Politics in Europe is beginning to resemble Halloween. Trick-or-treaters like Greece and Spain come to the doorstep of Germany and the European Union for bailout money. But these visitors are not polite neighborhood kids asking for a Snickers bar. These are the characters that bring on eye rolls every Halloween as they walk up the front steps.
You know the kid who claws deep into the candy bowl even after you’ve asked him to only take two pieces of candy… and then comes back a second time for more? That’s Greece.
After receiving bailout funding from the International Monetary Fund (IMF) and European Union (EU) in May 2010, Greece quickly fell behind in implementing the reforms conditional upon taking the rescue money. But that wasn’t enough. Greece came back for a second helping when it received another bailout package in March 2012. And again, Athens has failed to meet targets for shrinking its public sector, privatizing state-owned companies, and boosting competitiveness. Now after reneging on two agreements, Greece is asking for even more time to implement its reforms – doubtless to be followed by yet another thrust into the candy bowl.
If Greece is the kid who just can’t help himself, Spain is the petrified trick-or-treater taking slow anxious steps toward the front door. Spanish officials are just plain terrified of officially requesting bailout funding. Madrid keeps moving ever closer to reaching its hand into the bailout bowl, but it still isn’t ready to accept the accompanying reform conditions. Spain claims that it might request €50 billion, but my recalculations of the Spanish banking system stress test released last month – adjusting for the report’s underestimation in capital adequacy requirements and overoptimistic profit projections – estimate a heaping handful of between €91 billion and €113 billion by 2014. Meanwhile, Spain is putting off the inevitable by riding the dissipating market high brought on by the European Central Bank’s (ECB) announcement last month that it plans to buy, under reform conditions, an “unlimited” amount of government debt.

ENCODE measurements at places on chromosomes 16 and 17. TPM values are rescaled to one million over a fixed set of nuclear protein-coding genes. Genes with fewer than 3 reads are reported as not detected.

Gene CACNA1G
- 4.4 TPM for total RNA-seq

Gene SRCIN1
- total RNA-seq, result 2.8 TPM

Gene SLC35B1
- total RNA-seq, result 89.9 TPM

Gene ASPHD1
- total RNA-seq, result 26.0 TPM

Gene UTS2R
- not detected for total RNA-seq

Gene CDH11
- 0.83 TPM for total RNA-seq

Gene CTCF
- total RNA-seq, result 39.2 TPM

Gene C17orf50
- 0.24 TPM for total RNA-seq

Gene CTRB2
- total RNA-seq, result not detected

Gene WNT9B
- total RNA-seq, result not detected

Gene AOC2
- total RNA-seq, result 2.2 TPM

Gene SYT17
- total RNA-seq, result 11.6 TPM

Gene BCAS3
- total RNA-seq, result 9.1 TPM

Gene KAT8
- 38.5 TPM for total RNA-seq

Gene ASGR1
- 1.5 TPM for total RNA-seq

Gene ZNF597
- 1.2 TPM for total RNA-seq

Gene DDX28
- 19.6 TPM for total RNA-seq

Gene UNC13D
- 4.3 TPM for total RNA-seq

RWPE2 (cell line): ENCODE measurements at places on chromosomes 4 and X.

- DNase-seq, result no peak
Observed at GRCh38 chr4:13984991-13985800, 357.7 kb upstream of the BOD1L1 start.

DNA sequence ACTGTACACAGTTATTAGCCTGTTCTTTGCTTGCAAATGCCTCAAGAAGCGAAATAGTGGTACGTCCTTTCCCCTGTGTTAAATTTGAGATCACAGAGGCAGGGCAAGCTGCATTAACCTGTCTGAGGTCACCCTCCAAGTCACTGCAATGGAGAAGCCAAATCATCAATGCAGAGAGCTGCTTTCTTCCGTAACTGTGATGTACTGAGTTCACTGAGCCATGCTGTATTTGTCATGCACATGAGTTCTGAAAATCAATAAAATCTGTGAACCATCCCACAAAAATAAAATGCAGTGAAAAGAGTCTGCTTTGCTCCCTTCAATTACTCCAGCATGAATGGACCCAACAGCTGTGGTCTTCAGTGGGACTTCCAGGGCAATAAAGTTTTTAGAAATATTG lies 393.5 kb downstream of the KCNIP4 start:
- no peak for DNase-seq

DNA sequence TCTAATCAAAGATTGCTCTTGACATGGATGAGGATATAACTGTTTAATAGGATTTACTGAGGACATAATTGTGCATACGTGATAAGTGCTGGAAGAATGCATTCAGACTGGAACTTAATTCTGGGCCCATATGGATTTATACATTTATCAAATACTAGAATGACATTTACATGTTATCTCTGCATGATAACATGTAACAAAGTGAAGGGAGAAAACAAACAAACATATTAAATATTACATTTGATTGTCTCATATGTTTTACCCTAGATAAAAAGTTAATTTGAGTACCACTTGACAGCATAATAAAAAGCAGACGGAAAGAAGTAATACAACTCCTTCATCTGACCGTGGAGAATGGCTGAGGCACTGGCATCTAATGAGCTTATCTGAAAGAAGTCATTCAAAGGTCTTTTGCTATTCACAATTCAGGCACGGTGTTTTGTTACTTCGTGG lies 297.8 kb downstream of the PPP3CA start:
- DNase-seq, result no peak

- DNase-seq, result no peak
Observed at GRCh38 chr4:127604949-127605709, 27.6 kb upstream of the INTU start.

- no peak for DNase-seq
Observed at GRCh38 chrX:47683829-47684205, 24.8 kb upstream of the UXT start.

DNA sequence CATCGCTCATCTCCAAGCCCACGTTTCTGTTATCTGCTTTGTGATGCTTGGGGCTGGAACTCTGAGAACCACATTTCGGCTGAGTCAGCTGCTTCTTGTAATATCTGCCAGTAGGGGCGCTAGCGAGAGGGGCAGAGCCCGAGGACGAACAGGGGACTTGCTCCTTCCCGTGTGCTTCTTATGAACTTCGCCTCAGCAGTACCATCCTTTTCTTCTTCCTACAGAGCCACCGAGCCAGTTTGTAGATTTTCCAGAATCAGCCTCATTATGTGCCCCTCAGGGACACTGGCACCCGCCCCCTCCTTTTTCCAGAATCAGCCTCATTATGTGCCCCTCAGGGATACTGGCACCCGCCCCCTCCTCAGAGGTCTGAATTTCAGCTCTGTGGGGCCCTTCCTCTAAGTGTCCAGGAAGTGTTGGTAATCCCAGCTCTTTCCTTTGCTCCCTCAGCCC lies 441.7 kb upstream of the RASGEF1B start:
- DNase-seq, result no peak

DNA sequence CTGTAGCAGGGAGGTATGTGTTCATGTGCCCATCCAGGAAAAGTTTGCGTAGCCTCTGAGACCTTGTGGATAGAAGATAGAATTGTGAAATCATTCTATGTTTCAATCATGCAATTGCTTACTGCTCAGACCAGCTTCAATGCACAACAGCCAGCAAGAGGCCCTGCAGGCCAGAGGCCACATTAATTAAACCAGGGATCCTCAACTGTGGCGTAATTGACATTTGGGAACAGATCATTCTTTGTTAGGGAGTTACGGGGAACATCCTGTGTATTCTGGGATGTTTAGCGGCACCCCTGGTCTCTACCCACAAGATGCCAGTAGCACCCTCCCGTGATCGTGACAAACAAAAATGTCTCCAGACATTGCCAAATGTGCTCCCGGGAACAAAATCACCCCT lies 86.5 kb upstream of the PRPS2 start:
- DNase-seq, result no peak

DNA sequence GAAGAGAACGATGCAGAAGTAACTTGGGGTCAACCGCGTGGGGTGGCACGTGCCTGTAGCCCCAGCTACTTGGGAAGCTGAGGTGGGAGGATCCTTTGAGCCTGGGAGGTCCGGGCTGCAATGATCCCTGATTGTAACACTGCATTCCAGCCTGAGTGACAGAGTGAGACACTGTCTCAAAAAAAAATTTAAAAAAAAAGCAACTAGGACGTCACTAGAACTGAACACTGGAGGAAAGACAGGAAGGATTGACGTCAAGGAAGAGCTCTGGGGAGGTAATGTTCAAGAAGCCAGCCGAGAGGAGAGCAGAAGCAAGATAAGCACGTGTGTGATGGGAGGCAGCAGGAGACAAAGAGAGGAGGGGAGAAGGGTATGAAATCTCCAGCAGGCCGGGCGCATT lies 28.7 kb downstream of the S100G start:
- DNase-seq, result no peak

Ding-dong. Who’s next? It’s the costume-less high-schooler wearing a cheap mask and looking for some free candy. He should know better. So should Italy. With the lowest bond yields and best credit ratings in Southern Europe, Italy has plenty of breathing room to implement needed economic reforms before financial markets turn up the heat. Instead, Italian Prime Minister Mario Monti has been clamoring for ECB President Mario Draghi to flood the Italian economy with newly minted euros. Monti should put away his trick-or-treat basket and get serious about reform, especially to Italy’s bloated public sector and overregulated labor markets.
So, many Europeans aren’t getting treats this Halloween. That’s because the German and ECB houses on the block are handing out austerity apples. And only one type of trick-or-treater eagerly takes those: the nice polite ones who showed up early and go home to do their homework.
Take Latvia, for instance. It was the first EU country to get bailout money and also the first to implement real austerity. The government cut public wages by 40 percent and government spending by roughly 18 percent of GDP over three years, according to Latvian Economic Minister Daniels Pavļuts. After enduring a severe economic contraction in 2009 and widespread unemployment peaking in 2010, Latvian growth bounced back to 5.5 percent in 2011 and will finish with an estimated 4.5 percent in 2012, according to IMF data. Unemployment has been steadily declining since 2010.
Latvia didn’t get the temporary sugar high that its fellow trick-or-treaters seek. Instead, it quickly bit into the bitter austerity apple and avoided the candy binge-induced stomachache its peers are bound to endure for a while when their bailout candy runs out.
German Chancellor Angela Merkel and ECB President Mario Draghi should put away the “Bailout Size” candy bag this Halloween. Passing out apples is the only way to get these trick-or-treat misfits to change their ways.